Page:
Mary Annette Pember
Indian Country Today
Playwright William S. Yellow Robe Jr. prolific author of over 45 plays centering the Native American experience died on July 19. A citizen of the Fort Peck Assiniboine and Sioux Tribes, Yellow Robe was an educator at the University of Maine. He was 61 when he died in Bangor after a long battle with health problems including diabetes and congestive heart failure.
Although well respected within the mainstream theater community for his commitment to the craft, he was not as well known outside Indian Country. His influence on Native theater, however, was significant.
Some of his better-known works include two anthologies, “Where the Pavement Ends: New Native Drama,” and a collection of one act plays, “Grandchildren of the Buffalo Soldiers and Other Untold Stories,” about an all Black regiment during the Indian wars.
Of mixed Native and African American heritage, Yellow Robe grew up in Wolf Point, Montana, on the Fort Peck Reservation and frequently drew from that experience in his work. Drawn to writing and theater in his childhood, he was encouraged by a middle-school teacher to try playwriting.
He attended the University of Montana where he studied writing and theater. Initially interested in an acting career, he was disappointed by being repeatedly cast as a stereotypical Native man. He decided then to create his own plays and Native theater groups.
“Bill Yellow Robe was a pivotal Native playwright for pretty much any Native playwright who’s writing today,” said Mary Katherine Nagel, citizen of the Cherokee Nation of Oklahoma, attorney and playwright.
Yellow Robe’s plays have been produced all over the country including La Mama Theater in New York, New York’s Public Theater and Trinity Rep at Brown University.
He was a member of the Penumbra Theater Company, the Minneapolis Playwright’s Guild, the AMERINDA-American Indian Artists Association and a member of board of advisors for The Eagle Project Company, a New York based theater company and a founding member of the American Indian Playwright’s Guild and the National American Indian Theater and Performing Arts Alliance, to list just a few.
He won several awards and honors for his work including the Lifetime Achievement Award of the Native Writer’s Circle of the Americas, a Robert Rauschenberg Foundation Residency and the Native American Achiever’s Award from the Smithsonian Institute’s National Museum of the American Indian. In 2020, he was awarded an honorary doctorate from the University of Montana. A few weeks before he died, Yellow Robe was awarded $40,000 from the New York Community Trust’s Helen Merrill Award for Playwriting.
According to former student and mentee Rhiana Yazzie, founding director of New Native Theater in St. Paul, Minnesota, Yellow Robe was passionate about theater and encouraging Native Americans to create their own theater.
Yazzie, a citizen of the Navajo Nation, recalls that Yellow Robe was a big man with a reputation for a direct and frank manner. “Honestly, he was kind of scary; he didn’t tolerate mediocrity, lying or fakeness,” she said.
“He was uncompromising in centering the experiences of Native people in his work; his truth telling was unapologetic about what it is to be Native.”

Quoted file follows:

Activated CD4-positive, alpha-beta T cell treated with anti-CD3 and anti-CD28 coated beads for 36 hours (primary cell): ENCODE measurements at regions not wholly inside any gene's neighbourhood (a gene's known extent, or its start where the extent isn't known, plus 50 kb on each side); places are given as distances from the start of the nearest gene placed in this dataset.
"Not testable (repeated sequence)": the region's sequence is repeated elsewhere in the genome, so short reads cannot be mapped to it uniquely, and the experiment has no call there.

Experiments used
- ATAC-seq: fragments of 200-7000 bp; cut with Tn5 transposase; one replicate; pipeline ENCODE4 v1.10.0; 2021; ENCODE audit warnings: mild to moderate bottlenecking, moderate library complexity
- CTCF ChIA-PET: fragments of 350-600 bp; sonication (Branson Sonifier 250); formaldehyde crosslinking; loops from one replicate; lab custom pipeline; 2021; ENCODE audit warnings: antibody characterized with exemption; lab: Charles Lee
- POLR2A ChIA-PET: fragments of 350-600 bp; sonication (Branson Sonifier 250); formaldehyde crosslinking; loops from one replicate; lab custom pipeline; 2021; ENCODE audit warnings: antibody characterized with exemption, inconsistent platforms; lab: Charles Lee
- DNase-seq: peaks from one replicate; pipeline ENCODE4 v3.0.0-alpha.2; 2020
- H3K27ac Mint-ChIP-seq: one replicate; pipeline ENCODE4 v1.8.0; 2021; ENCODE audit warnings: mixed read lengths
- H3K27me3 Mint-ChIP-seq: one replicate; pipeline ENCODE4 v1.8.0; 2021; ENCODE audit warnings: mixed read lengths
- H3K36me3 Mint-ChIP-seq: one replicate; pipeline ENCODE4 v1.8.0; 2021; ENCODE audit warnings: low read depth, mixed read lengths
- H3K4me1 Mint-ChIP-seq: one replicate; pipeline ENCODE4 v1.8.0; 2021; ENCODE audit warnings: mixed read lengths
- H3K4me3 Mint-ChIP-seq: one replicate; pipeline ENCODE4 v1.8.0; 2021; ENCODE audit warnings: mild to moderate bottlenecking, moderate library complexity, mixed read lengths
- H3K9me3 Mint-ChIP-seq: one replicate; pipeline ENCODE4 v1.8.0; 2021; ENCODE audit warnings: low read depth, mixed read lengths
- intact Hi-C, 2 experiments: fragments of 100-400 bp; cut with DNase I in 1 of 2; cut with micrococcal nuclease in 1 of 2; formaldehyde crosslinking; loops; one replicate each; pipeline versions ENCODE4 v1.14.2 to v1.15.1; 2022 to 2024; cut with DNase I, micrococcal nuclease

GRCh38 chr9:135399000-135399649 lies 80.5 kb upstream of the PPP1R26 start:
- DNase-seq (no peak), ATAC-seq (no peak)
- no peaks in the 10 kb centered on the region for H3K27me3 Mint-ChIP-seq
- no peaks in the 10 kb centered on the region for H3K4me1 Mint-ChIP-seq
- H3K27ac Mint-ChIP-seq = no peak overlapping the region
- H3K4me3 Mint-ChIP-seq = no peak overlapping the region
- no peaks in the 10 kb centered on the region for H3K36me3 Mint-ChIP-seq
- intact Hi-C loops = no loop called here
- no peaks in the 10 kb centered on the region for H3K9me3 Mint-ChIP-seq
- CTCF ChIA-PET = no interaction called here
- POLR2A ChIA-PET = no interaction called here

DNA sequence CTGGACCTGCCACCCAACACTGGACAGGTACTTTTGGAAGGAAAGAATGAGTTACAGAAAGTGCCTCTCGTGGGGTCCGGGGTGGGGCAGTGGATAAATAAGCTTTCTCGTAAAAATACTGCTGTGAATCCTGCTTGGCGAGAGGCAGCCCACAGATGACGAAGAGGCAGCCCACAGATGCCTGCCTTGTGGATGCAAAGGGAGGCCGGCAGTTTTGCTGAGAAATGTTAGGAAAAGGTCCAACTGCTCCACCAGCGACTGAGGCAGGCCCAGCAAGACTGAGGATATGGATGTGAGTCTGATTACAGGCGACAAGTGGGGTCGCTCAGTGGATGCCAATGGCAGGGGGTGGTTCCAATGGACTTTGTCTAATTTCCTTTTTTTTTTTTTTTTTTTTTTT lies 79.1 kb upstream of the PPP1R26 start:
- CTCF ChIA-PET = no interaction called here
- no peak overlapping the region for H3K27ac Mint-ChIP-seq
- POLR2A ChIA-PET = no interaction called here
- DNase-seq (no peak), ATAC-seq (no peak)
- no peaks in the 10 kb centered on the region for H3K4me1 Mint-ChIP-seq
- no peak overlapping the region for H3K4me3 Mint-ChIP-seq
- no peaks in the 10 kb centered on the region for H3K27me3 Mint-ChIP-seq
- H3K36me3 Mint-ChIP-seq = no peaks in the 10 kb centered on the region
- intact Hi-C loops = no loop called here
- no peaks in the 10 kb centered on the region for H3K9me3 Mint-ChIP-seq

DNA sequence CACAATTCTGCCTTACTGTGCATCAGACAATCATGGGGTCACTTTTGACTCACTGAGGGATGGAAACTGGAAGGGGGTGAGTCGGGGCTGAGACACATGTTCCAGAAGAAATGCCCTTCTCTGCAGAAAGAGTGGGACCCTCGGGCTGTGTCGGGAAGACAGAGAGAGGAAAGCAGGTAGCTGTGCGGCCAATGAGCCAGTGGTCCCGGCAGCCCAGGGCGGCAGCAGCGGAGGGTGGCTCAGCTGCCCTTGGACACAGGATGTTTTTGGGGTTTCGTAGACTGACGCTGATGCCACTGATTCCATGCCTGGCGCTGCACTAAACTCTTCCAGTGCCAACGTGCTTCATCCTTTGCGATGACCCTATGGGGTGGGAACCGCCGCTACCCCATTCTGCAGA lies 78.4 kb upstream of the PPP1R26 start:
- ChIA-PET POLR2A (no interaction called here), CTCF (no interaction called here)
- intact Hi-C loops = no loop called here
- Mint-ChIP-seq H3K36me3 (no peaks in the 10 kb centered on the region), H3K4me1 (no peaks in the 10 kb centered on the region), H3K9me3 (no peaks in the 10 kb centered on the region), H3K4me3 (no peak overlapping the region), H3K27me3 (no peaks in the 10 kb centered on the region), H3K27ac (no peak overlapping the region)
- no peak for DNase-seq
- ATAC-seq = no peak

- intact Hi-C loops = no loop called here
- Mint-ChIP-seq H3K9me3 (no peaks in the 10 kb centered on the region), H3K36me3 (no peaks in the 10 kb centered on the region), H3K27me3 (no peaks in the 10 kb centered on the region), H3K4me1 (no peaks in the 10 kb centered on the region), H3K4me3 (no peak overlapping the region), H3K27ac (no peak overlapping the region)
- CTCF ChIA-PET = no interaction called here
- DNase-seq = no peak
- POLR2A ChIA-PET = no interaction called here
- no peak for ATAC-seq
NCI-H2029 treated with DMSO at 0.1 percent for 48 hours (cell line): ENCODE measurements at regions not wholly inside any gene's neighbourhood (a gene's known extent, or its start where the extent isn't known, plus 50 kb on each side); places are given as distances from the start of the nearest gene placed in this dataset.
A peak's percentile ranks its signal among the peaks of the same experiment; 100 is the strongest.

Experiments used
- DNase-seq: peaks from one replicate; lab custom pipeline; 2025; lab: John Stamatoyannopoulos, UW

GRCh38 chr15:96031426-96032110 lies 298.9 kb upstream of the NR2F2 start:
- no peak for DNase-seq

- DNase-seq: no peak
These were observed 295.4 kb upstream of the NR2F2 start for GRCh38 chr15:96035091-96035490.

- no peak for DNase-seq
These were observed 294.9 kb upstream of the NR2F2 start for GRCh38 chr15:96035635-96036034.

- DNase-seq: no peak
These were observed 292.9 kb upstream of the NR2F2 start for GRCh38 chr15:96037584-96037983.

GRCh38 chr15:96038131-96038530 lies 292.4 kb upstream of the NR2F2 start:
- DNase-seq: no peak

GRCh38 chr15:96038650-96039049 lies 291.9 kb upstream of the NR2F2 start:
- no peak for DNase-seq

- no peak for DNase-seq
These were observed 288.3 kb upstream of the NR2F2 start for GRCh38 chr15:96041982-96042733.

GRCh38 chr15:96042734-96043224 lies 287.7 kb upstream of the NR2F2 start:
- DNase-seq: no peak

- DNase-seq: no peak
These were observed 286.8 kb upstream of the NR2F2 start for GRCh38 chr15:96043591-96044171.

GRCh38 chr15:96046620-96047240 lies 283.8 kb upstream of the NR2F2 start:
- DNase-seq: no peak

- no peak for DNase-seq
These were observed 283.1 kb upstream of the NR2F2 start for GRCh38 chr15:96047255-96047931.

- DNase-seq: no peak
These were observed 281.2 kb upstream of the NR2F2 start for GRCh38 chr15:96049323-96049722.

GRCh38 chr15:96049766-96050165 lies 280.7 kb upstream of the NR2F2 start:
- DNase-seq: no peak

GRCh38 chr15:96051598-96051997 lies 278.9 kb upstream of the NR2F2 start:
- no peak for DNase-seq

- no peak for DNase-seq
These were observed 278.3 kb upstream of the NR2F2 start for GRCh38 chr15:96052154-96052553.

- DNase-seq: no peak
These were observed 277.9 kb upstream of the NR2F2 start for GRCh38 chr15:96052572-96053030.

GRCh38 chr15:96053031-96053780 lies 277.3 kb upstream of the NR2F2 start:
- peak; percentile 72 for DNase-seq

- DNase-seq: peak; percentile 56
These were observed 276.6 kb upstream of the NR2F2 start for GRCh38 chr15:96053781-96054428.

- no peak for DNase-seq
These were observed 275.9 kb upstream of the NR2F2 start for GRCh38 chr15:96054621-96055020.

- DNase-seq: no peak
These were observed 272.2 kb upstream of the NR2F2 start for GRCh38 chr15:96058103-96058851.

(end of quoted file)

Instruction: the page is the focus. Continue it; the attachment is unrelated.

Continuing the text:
According to Yazzie, Yellow Robe didn’t stoop to translating his plays so that non-Native audiences could more comfortably understand them.
In 2016, Yazzie and members of the New Native Theater performed Yellow Robe’s play, “Sneaky,” at the main water protector camp just north of the Standing Rock Reservation in North Dakota.
In “Sneaky,” three Assiniboine brothers whose mother has passed away decide to give her a traditional funeral. The problem is that her body is at the local morticians where a White funeral has been planned. Although the brothers don’t fully understand the details of a traditional Assiniboine burial, they steal her body anyway.
“Sneaky is about how the brothers really don’t know what to do but at the same time are figuring it out with the help of this deep sort of cultural memory; it’s essentially about the whole process of decolonizing,” Yazzie said.
Yazzie and the theater group performed the play in the open air, as daylight faded people shined their car lights on the players.
“People had such deep appreciation for the play; I still remember an elder from Fort Peck in the audience who was just laughing and laughing. People were so excited to see a play that centered them,“ Yazzie said.
Yellow Robe always mixed comedy with tragedy in a way that was very culturally specific, according to Yazzie.
Although Yellow Robe’s work focused on the Native experience, he had great admiration and respect for White mainstream playwrights such as Eugene O’Neill and was a stickler for professionalism.
“He could be very strict about the craft; he would make actors repeat scenes over and over again,” Yazzie said. “He was a classicist but with a Native perspective.”
A great lover of Spam, Yellow Robe was always joking about the various iterations of Spam and frybread even publishing a poem entitled, “Spam Rite” in the anthology, “I was Indian: an Anthology of Native Literature.”
In her memorial about Yellow Robe, published in American Theatre magazine, Yazzie wrote. “Bill’s plays were for Native people, period. But the honesty, the craft and artistry he channeled into his plays from his life’s broken hearts, hard-fought wins and unexpected joy-that was for everyone.”
Yellow Robe is survived by his widow Jeanne Domek-Yellow Robe of Maine and sister Karen Yellow Robe of Wolf Point, Montana. Funeral services have been held.